Figure 80.10(a) shows an asymmetrical T-pad section where resistance R1 6D 3. Figure 80.10(b) shows an asymmetrical .r-section where R2 6D R3.
When viewed from port A, in each of the sections, the output impedance is ROB; when viewed from port B, the input impedance is ROA. Since the sections are asymmetrical ROA does not have the same value as ROB.
Iterative impedance is the term used for the impedance measured at ne port of a two-port network when the other port is terminated with an impedance of the same value. For example, the impedance looking into port 1 of Figure 80.11(a) is, say, 500 Q when port 2 is terminated in 500 Q and the impedance looking into port 2 of Figure 80.11(b) is, say, 600 Q when port 1 is terminated in 600 Q. (In symmetric T- and .r-sections the two iterative impedances are equal, this value being the characteristic impedance of the section).
An image impedance is defined as the impedance which, when connected to the terminals of a network, equals the impedance presented to it at the opposite terminals. For example, the impedance looking into port 1 of Figure 80.12(a) is, say, 400 Q when port 2 is terminated in, say 750 Q, and the impedance seen looking into port 2 (Figure 80.12(b)) is 750 Q when port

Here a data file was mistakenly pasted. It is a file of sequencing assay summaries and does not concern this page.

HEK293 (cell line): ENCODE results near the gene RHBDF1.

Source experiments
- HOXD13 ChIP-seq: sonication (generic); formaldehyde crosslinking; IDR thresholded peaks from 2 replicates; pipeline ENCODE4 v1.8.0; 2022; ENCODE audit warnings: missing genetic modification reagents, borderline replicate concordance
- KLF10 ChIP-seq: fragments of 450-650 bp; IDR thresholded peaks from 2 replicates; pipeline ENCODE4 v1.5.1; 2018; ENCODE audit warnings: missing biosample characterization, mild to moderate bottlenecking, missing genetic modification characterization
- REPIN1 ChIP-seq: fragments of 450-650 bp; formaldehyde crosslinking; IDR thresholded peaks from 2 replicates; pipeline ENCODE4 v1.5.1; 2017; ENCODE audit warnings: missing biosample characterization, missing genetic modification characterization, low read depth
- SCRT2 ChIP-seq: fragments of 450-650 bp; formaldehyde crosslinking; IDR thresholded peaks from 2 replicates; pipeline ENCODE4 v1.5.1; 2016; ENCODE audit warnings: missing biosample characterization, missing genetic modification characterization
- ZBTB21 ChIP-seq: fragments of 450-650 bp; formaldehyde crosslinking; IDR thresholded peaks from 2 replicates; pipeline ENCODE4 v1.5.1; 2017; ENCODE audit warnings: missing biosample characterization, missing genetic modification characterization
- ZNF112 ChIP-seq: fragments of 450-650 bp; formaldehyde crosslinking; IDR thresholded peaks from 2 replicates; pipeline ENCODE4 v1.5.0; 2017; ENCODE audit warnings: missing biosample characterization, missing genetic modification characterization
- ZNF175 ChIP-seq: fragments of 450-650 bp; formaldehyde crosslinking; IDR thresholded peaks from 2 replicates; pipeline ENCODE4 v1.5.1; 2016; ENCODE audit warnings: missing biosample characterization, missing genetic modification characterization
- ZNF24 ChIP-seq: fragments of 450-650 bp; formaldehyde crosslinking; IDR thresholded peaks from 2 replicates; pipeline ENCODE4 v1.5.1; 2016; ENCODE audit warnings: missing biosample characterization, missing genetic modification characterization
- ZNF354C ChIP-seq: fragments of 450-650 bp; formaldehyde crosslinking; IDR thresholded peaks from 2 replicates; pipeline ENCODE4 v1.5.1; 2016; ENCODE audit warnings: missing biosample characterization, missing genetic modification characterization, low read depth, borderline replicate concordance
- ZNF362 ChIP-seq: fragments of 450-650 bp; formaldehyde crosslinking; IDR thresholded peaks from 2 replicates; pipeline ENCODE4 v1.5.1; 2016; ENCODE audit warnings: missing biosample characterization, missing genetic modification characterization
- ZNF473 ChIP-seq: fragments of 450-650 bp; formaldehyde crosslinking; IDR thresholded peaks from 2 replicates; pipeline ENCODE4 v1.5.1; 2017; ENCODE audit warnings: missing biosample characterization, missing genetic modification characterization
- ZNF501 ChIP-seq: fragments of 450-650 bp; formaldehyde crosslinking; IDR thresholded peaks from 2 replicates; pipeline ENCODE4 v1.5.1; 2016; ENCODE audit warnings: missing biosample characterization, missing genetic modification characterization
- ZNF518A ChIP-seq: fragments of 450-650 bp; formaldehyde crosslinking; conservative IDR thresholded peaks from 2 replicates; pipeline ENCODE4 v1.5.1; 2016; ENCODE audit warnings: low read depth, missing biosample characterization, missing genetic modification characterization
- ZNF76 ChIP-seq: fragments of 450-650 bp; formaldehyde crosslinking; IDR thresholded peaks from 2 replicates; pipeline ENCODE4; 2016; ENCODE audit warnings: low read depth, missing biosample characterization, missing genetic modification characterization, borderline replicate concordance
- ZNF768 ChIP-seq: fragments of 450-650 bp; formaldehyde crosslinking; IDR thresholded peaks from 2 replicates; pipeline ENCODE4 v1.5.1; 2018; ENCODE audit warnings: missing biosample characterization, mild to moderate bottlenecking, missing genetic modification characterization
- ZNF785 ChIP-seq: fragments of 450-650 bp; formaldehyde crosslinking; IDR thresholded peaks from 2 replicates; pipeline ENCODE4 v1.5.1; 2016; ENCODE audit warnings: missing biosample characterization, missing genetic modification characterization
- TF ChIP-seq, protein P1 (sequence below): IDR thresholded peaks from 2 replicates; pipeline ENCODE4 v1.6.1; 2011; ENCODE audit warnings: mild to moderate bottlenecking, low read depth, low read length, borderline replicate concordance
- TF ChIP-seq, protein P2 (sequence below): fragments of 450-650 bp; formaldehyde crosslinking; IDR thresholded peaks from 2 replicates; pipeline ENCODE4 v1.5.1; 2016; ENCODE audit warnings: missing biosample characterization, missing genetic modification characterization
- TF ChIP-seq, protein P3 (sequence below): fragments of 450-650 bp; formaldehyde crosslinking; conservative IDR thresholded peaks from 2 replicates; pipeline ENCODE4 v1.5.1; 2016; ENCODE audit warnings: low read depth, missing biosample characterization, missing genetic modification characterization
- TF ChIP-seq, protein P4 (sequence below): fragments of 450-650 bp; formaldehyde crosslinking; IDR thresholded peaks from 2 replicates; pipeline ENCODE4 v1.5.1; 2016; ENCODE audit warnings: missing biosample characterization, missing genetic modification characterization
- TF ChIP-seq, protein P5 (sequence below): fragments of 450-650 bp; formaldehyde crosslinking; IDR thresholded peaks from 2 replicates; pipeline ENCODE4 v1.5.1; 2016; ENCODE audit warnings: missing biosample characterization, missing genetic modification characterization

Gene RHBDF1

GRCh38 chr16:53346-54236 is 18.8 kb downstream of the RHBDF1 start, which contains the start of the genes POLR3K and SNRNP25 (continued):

1 is terminated in 400 Q. An asymmetrical network is correctly terminated when it is terminated in its image impedance. (If the image impedances are equal, the value is the characteristic impedance).
For example, an asymmetrical T-section attenuator is shown in Figure 80.13. The image and iterative impedances are determined as follows: The image impedance ROA seen at port 1 in Figure 80.13 is given by equation (4): where ROC and RSC refer to port 2 being respectively open-circuited and short circuited.
Thus the iterative impedances of the section shown in Figure 80.13 are 285.4 and 385.4
The L-section Attenuator
For the L-section attenuator shown in Figure 80.16,
Two-port Networks in Cascade
Often two-port networks are connected in cascade, i.e. the output from the first network becomes the input to the second network, and so on, as shown in Figure 80.17. Thus an attenuator may consist of several cascaded sections so as to achieve a particular desired overall performance.
If the cascade is arranged so that the impedance measured at one port and the impedance with which the other port is terminated have the same
value, then each section (assuming they are symmetrical) will have the same characteristic impedance Z0 and the last network will be terminated in Z0. Thus each network will have a matched termination and hence the attenuation